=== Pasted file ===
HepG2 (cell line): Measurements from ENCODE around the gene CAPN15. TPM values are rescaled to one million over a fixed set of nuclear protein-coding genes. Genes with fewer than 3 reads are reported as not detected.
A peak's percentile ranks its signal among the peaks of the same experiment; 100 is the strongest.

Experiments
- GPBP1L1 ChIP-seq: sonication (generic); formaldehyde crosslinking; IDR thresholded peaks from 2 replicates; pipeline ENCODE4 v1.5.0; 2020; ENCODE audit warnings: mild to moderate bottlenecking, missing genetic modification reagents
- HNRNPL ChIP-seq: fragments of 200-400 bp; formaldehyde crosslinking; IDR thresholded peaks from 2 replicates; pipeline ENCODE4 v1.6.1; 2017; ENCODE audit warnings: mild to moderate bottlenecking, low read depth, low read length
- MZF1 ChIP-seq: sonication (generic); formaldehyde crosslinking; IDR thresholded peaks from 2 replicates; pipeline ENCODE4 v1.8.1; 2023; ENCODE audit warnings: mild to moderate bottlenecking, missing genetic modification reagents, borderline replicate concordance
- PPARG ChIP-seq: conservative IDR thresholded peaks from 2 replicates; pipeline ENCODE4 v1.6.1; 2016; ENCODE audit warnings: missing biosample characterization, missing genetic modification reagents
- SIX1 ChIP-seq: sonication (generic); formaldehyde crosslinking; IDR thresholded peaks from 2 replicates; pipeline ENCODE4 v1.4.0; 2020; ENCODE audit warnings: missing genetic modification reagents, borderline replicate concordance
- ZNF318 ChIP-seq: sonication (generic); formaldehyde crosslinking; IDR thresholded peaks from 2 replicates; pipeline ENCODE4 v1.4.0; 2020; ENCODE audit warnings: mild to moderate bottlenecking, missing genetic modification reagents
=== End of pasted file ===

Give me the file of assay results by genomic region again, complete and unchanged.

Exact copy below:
HepG2 (cell line): Measurements from ENCODE around the gene CAPN15. TPM values are rescaled to one million over a fixed set of nuclear protein-coding genes. Genes with fewer than 3 reads are reported as not detected.
A peak's percentile ranks its signal among the peaks of the same experiment; 100 is the strongest.

Experiments
- GPBP1L1 ChIP-seq: sonication (generic); formaldehyde crosslinking; IDR thresholded peaks from 2 replicates; pipeline ENCODE4 v1.5.0; 2020; ENCODE audit warnings: mild to moderate bottlenecking, missing genetic modification reagents
- HNRNPL ChIP-seq: fragments of 200-400 bp; formaldehyde crosslinking; IDR thresholded peaks from 2 replicates; pipeline ENCODE4 v1.6.1; 2017; ENCODE audit warnings: mild to moderate bottlenecking, low read depth, low read length
- MZF1 ChIP-seq: sonication (generic); formaldehyde crosslinking; IDR thresholded peaks from 2 replicates; pipeline ENCODE4 v1.8.1; 2023; ENCODE audit warnings: mild to moderate bottlenecking, missing genetic modification reagents, borderline replicate concordance
- PPARG ChIP-seq: conservative IDR thresholded peaks from 2 replicates; pipeline ENCODE4 v1.6.1; 2016; ENCODE audit warnings: missing biosample characterization, missing genetic modification reagents
- SIX1 ChIP-seq: sonication (generic); formaldehyde crosslinking; IDR thresholded peaks from 2 replicates; pipeline ENCODE4 v1.4.0; 2020; ENCODE audit warnings: missing genetic modification reagents, borderline replicate concordance
- ZNF318 ChIP-seq: sonication (generic); formaldehyde crosslinking; IDR thresholded peaks from 2 replicates; pipeline ENCODE4 v1.4.0; 2020; ENCODE audit warnings: mild to moderate bottlenecking, missing genetic modification reagents